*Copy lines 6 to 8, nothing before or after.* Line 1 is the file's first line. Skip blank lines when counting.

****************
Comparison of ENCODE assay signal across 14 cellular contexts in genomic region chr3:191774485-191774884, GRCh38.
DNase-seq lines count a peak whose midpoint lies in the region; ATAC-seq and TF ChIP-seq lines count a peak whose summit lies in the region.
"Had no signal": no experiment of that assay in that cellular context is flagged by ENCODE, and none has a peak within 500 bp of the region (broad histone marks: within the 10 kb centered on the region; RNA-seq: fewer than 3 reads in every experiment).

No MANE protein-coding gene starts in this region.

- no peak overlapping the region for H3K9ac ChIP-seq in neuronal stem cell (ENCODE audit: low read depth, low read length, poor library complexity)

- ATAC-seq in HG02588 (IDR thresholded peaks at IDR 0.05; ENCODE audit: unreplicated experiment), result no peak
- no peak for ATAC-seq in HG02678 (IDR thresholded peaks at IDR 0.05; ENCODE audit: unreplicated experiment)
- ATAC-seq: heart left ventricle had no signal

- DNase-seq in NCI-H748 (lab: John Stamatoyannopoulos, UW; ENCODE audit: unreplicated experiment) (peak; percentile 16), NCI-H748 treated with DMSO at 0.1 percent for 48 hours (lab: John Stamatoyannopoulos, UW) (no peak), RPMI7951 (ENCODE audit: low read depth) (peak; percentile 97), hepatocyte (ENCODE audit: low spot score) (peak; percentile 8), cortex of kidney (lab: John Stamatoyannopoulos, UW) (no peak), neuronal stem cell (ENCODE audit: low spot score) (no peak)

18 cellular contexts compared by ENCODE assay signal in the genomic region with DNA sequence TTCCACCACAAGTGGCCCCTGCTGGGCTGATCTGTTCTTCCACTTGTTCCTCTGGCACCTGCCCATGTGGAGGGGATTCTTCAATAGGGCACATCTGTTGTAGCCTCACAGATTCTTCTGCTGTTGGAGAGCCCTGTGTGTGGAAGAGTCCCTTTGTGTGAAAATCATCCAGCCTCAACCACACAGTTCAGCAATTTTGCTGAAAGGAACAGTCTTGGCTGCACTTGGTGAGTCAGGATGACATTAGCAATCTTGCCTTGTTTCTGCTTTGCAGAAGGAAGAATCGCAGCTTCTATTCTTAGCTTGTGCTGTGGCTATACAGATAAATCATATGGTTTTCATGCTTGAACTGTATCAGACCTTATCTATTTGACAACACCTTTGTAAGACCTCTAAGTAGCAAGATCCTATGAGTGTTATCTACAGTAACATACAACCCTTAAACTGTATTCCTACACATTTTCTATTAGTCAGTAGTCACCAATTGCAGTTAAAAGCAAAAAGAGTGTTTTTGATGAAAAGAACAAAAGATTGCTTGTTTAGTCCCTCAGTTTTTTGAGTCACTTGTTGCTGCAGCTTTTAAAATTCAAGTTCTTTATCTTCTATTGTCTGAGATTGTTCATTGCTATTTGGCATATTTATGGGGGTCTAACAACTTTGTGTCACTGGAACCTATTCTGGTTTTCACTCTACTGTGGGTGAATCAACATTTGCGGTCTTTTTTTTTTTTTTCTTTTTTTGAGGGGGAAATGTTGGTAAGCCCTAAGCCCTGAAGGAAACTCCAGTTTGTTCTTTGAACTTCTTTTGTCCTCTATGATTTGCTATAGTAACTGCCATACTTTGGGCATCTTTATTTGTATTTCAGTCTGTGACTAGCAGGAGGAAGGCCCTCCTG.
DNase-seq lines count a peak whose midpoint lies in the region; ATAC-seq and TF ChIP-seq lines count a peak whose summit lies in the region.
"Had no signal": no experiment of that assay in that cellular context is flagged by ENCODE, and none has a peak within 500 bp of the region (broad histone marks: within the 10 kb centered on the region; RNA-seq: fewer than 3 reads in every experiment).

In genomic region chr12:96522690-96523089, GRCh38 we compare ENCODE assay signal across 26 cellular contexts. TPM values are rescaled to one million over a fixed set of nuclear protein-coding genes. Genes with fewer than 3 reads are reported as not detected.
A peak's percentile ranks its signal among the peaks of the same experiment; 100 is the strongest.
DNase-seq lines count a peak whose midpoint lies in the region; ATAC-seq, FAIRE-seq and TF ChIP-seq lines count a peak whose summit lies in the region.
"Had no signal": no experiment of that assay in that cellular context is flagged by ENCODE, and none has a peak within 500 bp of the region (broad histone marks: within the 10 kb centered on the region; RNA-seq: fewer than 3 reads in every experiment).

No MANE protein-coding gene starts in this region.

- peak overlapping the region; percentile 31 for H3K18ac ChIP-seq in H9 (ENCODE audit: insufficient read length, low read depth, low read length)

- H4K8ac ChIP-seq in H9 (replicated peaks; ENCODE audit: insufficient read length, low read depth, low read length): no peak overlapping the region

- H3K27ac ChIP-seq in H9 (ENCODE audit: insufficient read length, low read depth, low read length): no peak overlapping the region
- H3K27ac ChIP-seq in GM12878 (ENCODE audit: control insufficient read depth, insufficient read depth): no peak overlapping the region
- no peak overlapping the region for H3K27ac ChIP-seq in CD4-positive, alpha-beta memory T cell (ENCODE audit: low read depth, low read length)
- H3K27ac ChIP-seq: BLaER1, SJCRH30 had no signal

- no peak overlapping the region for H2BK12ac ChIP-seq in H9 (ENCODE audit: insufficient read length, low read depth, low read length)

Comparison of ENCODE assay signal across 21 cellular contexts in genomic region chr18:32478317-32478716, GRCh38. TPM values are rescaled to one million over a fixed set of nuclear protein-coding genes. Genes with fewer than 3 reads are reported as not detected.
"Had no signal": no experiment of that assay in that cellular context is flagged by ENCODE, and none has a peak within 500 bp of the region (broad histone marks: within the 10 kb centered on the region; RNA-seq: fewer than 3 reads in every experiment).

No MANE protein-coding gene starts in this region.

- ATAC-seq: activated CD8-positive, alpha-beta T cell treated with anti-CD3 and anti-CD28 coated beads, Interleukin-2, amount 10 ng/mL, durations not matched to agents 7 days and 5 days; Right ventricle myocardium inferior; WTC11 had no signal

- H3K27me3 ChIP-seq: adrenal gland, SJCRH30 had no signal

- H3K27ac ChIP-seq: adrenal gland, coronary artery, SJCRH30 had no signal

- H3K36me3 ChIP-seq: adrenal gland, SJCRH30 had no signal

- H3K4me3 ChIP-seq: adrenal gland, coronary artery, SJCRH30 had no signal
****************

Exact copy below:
- ATAC-seq in HG02588 (IDR thresholded peaks at IDR 0.05; ENCODE audit: unreplicated experiment), result no peak
- no peak for ATAC-seq in HG02678 (IDR thresholded peaks at IDR 0.05; ENCODE audit: unreplicated experiment)
- ATAC-seq: heart left ventricle had no signal